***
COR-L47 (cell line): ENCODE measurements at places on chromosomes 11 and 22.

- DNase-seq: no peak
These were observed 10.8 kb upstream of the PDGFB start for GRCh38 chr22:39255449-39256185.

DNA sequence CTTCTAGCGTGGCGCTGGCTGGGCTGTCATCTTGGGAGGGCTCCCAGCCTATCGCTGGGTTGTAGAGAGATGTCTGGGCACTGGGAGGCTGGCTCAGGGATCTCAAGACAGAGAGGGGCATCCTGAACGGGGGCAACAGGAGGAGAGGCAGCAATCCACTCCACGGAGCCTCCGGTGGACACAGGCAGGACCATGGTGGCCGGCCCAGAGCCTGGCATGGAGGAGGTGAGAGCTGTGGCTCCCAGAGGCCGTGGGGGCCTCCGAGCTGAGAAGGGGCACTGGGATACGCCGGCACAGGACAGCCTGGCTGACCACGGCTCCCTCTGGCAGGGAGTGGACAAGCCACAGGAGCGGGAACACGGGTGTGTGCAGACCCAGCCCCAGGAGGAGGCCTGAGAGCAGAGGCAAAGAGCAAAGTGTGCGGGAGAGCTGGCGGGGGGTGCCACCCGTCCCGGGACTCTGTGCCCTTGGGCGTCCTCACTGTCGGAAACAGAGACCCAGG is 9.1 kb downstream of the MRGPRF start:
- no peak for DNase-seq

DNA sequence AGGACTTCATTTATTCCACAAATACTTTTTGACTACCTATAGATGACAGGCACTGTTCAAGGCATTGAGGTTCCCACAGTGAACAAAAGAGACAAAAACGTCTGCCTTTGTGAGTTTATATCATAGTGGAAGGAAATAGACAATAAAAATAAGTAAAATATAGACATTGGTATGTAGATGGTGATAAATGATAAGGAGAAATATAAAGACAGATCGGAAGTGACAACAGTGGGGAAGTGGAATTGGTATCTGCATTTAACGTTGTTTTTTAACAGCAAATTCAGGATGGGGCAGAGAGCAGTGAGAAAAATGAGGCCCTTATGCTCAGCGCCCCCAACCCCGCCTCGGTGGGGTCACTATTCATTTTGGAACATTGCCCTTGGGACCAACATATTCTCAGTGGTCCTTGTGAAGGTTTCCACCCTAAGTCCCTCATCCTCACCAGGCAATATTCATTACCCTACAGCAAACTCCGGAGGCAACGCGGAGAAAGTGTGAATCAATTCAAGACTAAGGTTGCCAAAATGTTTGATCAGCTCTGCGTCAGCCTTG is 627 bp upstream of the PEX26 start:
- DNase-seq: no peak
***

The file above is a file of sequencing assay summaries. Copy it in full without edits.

COR-L47 (cell line): ENCODE measurements at places on chromosomes 11 and 22.

- DNase-seq: no peak
These were observed 10.8 kb upstream of the PDGFB start for GRCh38 chr22:39255449-39256185.

DNA sequence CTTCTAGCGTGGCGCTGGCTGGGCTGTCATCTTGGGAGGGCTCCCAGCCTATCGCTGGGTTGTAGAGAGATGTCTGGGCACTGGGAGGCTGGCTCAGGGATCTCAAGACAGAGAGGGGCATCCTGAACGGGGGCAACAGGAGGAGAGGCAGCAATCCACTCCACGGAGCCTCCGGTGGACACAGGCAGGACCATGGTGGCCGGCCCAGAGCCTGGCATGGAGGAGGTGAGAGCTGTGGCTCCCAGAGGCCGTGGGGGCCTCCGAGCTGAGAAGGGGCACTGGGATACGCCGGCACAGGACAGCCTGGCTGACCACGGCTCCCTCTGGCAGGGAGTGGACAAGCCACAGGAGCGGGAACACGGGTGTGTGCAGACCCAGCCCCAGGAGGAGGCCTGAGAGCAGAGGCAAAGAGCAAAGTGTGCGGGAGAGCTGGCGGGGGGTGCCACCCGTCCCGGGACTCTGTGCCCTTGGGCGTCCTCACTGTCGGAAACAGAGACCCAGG is 9.1 kb downstream of the MRGPRF start:
- no peak for DNase-seq

DNA sequence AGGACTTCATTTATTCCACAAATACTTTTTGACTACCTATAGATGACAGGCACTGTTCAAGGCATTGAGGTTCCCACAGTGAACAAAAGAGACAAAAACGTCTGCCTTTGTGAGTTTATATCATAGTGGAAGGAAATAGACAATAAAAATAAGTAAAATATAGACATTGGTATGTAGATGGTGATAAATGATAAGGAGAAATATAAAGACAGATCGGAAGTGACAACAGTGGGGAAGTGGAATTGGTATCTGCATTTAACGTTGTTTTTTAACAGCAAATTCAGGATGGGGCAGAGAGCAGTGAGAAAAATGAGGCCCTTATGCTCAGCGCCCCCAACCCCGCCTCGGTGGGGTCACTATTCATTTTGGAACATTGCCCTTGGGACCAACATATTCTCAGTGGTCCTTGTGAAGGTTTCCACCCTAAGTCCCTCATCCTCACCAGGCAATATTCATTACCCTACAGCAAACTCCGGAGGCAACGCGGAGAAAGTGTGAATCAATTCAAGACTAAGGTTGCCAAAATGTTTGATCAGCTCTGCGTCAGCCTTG is 627 bp upstream of the PEX26 start:
- DNase-seq: no peak